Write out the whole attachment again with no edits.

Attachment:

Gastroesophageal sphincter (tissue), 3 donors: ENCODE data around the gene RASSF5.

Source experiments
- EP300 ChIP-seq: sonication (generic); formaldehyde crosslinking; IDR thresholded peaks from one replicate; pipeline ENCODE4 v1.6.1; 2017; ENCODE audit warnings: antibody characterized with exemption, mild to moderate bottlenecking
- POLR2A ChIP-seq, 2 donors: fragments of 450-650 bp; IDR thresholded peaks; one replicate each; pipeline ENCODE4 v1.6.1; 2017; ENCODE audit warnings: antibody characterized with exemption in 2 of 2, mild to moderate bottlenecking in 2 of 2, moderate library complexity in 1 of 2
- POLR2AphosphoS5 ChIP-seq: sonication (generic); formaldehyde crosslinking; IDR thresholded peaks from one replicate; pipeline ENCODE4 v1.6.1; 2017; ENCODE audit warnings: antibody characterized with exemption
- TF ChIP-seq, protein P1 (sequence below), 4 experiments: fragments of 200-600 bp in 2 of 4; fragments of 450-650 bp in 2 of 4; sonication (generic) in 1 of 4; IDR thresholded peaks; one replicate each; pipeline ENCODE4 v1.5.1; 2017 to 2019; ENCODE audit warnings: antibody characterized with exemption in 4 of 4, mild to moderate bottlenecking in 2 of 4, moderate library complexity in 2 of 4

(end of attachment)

Gastroesophageal sphincter (tissue), 3 donors: ENCODE data around the gene RASSF5.

Source experiments
- EP300 ChIP-seq: sonication (generic); formaldehyde crosslinking; IDR thresholded peaks from one replicate; pipeline ENCODE4 v1.6.1; 2017; ENCODE audit warnings: antibody characterized with exemption, mild to moderate bottlenecking
- POLR2A ChIP-seq, 2 donors: fragments of 450-650 bp; IDR thresholded peaks; one replicate each; pipeline ENCODE4 v1.6.1; 2017; ENCODE audit warnings: antibody characterized with exemption in 2 of 2, mild to moderate bottlenecking in 2 of 2, moderate library complexity in 1 of 2
- POLR2AphosphoS5 ChIP-seq: sonication (generic); formaldehyde crosslinking; IDR thresholded peaks from one replicate; pipeline ENCODE4 v1.6.1; 2017; ENCODE audit warnings: antibody characterized with exemption
- TF ChIP-seq, protein P1 (sequence below), 4 experiments: fragments of 200-600 bp in 2 of 4; fragments of 450-650 bp in 2 of 4; sonication (generic) in 1 of 4; IDR thresholded peaks; one replicate each; pipeline ENCODE4 v1.5.1; 2017 to 2019; ENCODE audit warnings: antibody characterized with exemption in 4 of 4, mild to moderate bottlenecking in 2 of 4, moderate library complexity in 2 of 4